In President Nixon’s Commission on Campus Unrest, pg. 215 states that “Information developed by an FBI investigation of the ROTC building fire indicates that, of those who participated actively, a significant portion weren’t Kent State students. There is also evidence to suggest that the burning was planned beforehand: railroad flares, a machete, and ice picks are not customarily carried to peaceful rallies.”

Firemen who were attempting to put out the fire were hit with rocks, as were National Guardsmen who made numerous arrests.

Protests continued on May 3rd, until the National Guard began enforcing an 11:pm curfew. On May 4th, a protest which was scheduled 3 days earlier convened at noon in the Commons area. Protestors threw rocks and shouted at National Guardsmen, who eventually tried to use tear gas to disperse the crowd. Because of the prevailing winds, the tear gas was ineffective.

What happened the next day depends on whose account of the story is being told. On May 4th, 1970, at Kent State University in Ohio, either a) the National Guard were advanced upon by rock-throwing protestors and defended themselves, b) a shot was fired at the Guardsmen after which they began firing on the students, or c) the Guardsmen gathered by the burning ROTC building, knelt down and started firing indiscriminately at protestors. 

Whatever actually happened that day, one thing is clear: the Left won the battle. They now had martyrs for their cause. They had seduced these young men and women into believing wholeheartedly in their failed socio-economic radical ideology. Those men and women unwittingly became the footsoldiers of the New Left, the Youth International Party, the SDS, and all the other “revolutionary” movements of the late 6os. They were taught that they were invincible, that they were the warriors for the new great society that their leaders were going to build. Their leaders never told them, however, that sometimes warriors get killed.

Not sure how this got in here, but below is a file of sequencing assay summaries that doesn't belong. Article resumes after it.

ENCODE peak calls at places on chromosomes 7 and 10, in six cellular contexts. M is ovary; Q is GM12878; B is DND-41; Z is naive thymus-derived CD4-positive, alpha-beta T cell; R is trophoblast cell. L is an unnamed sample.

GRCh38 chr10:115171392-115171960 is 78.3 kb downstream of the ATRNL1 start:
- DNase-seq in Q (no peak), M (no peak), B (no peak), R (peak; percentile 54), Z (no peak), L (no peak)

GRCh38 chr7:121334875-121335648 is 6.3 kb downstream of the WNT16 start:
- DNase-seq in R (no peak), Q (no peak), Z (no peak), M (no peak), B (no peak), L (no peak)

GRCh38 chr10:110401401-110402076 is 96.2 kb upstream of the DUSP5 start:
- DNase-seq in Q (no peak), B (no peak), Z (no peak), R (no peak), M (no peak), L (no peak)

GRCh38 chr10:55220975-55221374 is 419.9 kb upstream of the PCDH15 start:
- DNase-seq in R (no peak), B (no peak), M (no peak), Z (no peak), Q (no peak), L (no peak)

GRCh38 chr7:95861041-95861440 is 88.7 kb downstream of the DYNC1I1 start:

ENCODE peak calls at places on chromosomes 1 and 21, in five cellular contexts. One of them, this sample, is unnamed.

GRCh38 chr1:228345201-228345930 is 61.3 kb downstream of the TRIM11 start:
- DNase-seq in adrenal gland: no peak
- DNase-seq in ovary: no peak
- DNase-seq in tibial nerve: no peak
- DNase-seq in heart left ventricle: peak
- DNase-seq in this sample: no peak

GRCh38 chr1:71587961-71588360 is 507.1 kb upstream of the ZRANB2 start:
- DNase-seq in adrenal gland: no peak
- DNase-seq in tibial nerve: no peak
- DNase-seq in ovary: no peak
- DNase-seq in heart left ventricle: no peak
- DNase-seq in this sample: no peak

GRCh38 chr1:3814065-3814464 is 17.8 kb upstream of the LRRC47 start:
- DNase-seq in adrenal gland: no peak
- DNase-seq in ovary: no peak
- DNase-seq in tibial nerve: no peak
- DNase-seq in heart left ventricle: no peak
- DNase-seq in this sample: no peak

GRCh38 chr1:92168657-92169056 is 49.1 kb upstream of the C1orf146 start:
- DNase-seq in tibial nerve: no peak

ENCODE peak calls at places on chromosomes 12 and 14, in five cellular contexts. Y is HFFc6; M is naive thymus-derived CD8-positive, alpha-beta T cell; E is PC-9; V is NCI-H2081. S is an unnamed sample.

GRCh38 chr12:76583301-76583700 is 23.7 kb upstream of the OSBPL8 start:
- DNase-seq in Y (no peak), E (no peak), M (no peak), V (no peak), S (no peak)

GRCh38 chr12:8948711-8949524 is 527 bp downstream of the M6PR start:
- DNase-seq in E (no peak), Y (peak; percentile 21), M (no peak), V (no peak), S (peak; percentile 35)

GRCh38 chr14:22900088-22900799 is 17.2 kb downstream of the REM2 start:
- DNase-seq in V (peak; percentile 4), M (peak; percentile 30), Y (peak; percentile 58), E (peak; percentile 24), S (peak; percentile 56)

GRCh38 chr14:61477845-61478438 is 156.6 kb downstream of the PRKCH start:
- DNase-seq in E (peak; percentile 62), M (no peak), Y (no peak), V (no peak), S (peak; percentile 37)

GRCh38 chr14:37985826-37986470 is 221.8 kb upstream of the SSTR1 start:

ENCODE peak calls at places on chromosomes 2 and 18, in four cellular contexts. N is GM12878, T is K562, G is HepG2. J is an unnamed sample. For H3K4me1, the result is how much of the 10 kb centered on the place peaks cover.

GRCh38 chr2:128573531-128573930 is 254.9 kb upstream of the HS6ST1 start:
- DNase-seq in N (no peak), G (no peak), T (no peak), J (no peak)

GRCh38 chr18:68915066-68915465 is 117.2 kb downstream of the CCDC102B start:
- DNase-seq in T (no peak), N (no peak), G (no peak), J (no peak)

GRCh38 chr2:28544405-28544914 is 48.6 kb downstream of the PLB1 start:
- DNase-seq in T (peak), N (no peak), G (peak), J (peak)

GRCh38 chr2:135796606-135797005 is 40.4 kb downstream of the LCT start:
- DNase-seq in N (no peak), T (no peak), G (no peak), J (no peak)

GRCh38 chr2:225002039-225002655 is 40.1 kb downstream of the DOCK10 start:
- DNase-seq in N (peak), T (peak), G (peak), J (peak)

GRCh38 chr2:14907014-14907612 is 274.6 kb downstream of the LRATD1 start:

Violence Breeds Violence

No matter what the Left stands for at any given time, one thing they’ve never believed in is peace, regardless of their anti-war slogans. They don’t look to live under peace with anyone except their own kind. Their idea of “diversity” means lots of different looking people who all think the same exact way.

They long for violence, and to justify their violence, they incite violence. Up until the Kent State uprising, the great majority of anti-war protests were actually peaceful in essence; however, they were also meant to antagonize mainstream America into a reaction. After waiting all during the 60s, the Left had had enough of peaceful antagonizing. It was taking too long. Kent State showed that if protests were tweaked a little, the violent reaction that Marxism feeds on would occur.